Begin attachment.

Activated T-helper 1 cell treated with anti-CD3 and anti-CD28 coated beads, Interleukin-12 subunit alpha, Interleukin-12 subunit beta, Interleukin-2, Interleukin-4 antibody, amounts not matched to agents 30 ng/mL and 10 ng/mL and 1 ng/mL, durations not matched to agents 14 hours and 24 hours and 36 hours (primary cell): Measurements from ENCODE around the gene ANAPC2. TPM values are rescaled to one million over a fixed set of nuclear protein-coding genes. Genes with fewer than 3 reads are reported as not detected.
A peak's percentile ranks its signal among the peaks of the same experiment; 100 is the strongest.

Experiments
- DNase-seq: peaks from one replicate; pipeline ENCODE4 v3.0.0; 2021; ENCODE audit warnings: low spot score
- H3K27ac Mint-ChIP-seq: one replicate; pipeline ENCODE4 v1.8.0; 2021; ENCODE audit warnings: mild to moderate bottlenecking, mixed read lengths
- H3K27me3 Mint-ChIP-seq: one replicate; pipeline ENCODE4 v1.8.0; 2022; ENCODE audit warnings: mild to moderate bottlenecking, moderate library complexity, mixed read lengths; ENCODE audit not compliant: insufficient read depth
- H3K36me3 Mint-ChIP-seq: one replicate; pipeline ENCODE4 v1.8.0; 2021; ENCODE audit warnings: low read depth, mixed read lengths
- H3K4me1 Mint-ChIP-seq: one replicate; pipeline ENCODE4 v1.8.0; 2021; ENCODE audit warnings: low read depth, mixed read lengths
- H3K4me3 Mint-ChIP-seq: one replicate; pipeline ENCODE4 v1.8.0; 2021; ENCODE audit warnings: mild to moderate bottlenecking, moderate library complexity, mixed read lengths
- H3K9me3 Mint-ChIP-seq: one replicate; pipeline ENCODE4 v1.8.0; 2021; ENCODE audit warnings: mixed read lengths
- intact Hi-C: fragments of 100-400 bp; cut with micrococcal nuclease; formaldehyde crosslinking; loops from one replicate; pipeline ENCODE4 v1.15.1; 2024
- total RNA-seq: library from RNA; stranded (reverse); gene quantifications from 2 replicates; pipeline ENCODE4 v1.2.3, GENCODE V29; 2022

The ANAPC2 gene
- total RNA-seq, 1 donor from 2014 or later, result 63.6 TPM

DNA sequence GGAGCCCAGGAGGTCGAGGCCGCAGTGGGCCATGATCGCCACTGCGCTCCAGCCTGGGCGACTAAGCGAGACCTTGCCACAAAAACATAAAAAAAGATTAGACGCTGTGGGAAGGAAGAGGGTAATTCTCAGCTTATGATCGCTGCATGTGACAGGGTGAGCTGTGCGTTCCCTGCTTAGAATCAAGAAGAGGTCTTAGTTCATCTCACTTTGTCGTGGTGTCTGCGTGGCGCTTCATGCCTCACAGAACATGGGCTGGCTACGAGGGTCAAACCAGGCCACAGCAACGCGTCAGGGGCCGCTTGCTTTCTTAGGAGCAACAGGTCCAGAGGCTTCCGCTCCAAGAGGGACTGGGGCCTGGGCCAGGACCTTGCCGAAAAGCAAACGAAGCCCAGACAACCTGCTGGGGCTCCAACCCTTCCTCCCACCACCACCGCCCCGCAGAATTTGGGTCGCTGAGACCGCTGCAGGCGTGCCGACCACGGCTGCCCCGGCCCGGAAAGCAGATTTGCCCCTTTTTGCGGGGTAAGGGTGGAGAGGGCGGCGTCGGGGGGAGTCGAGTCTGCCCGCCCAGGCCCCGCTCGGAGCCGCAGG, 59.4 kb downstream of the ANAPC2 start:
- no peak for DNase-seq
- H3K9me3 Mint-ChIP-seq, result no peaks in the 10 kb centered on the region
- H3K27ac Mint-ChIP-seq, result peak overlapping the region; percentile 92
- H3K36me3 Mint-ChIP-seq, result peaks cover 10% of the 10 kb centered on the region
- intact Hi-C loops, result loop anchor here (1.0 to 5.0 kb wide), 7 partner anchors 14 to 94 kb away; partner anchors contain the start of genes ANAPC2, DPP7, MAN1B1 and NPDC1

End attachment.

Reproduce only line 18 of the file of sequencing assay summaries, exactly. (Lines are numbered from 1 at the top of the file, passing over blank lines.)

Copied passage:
- H3K27ac Mint-ChIP-seq, result peak overlapping the region; percentile 92